February 01, 2005

Know Thy Customer

I'm at a conference for a few days in San Francisco in connection with the Institute for Justice and Journalism. At a kick-off reception last night, we watched the documentary "No Place to Hide," based on the book of the same name written by Washington Post reporter Robert O'Harrow Jr.

While the piece, originally broadcast on ABC and narrated by Peter Jennings, was a bit squishy around the edges -- made so by Jennings being struck with an acute case of on-the-one-hand-on-the-other-hand-itis -- it showed both the power of data collection and the potential for abuse.

I thought of Nowhere to Hide this morning when I was reading this Alan Mutter's post on Newsosaur about the waning power of newspaper advertising and the medium's subsequent loss of appeal to advertisers like Home Depot.

Alan quotes Deutsche Bank analyst Paul Ginocchio:

"Due to retailers capturing more customer data via in-house credit cards, loyalty programs and online sales, retailers now have much more information about their customers. As direct mail and online ad results are much more auditable and tangible, they are going to capture ever-larger allocations of ad budgets.

"If newspapers are not able to segment more precisely, make themselves more measurable and help retailers reach their overlapping customers (via comparing databases and by household-by-household targeting), then newspapers will continue to lose retailers' ad dollars."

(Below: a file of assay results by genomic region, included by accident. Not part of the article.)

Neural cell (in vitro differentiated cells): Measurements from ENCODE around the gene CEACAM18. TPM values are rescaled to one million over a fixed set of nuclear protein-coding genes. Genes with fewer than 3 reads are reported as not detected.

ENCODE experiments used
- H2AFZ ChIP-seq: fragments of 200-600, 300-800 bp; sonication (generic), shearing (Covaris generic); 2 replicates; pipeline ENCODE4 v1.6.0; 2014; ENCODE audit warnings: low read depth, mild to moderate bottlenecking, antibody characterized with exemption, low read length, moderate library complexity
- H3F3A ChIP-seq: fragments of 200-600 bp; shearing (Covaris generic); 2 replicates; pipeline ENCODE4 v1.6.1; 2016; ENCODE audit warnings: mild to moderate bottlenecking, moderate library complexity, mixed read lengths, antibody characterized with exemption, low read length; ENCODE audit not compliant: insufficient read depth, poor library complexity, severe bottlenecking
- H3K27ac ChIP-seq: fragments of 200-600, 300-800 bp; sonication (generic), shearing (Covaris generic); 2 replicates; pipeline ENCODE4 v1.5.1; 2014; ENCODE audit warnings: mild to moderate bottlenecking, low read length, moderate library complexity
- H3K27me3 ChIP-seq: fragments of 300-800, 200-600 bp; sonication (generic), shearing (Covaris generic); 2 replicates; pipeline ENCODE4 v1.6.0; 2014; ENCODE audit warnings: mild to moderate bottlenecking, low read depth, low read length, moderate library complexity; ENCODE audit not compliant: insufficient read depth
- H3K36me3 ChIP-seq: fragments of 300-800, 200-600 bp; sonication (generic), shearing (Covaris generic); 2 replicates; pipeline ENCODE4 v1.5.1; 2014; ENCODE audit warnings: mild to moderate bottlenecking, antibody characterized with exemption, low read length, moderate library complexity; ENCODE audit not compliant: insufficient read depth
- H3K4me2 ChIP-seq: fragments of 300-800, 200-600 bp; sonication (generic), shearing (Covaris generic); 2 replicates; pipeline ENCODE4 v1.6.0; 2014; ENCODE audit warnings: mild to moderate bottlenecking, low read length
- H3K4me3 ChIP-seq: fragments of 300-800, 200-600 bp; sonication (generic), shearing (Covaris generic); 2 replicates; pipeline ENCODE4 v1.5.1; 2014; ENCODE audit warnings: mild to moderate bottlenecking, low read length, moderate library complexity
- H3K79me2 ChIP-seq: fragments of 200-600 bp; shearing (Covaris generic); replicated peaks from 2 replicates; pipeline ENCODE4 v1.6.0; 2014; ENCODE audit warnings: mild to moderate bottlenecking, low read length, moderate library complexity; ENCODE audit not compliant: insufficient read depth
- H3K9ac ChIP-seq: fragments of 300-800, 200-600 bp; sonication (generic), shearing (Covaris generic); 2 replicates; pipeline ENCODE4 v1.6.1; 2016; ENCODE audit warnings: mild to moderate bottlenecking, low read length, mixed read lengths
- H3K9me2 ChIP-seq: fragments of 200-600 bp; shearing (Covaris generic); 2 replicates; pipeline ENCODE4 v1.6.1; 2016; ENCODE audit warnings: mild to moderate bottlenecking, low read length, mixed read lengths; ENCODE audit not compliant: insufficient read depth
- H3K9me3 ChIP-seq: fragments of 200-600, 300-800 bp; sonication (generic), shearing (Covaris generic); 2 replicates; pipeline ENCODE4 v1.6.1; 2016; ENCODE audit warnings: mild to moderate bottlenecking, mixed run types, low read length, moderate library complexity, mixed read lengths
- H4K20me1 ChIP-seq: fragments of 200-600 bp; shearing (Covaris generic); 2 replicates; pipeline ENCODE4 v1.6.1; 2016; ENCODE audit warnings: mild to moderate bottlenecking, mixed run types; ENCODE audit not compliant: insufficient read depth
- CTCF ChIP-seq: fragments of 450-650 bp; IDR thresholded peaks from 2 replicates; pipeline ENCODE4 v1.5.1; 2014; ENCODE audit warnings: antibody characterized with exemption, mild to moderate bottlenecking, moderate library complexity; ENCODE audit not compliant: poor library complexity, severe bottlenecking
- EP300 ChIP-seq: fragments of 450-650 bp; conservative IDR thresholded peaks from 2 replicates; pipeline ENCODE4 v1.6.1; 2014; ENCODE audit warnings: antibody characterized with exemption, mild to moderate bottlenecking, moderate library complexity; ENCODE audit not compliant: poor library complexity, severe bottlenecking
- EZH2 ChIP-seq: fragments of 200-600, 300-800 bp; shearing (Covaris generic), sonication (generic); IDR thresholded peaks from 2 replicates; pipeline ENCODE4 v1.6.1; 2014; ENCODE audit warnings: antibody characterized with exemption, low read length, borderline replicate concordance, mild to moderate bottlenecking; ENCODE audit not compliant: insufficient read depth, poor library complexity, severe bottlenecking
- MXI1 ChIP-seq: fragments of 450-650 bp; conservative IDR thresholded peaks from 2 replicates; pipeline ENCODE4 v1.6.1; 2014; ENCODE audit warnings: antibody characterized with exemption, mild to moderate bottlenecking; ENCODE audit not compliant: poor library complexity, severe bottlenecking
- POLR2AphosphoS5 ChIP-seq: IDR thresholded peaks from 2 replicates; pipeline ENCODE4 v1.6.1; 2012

In other words, just as the journalists who work at newspapers have fallen out of touch with their communities, so have the advertising teams not mined the market for the data advertisers demand these days.

The result, says Gnocchi: Newspapers provide one of the worst returns on investment for advertisers of all media.

Mass media is fast disappearing in the rear-view mirror. Ahead is the age of massless media, an environment that requires variable business models and flexible content that can support them. Unfortunately for newspapers, "variable" and "flexible" are not two of their better qualities.

Posted by Tim Porter at February 1, 2005 07:50 AM

I dun agree with "Newspapers provide one of the worst returns on investment for advertisers of all media." Newspapers does have its pool of audience, majority who does not have internet/radio, newspaper is the next best mean, not to maintion cheapest at times.

Posted by: Ng Wai Mun on February 2, 2005 06:41 AM
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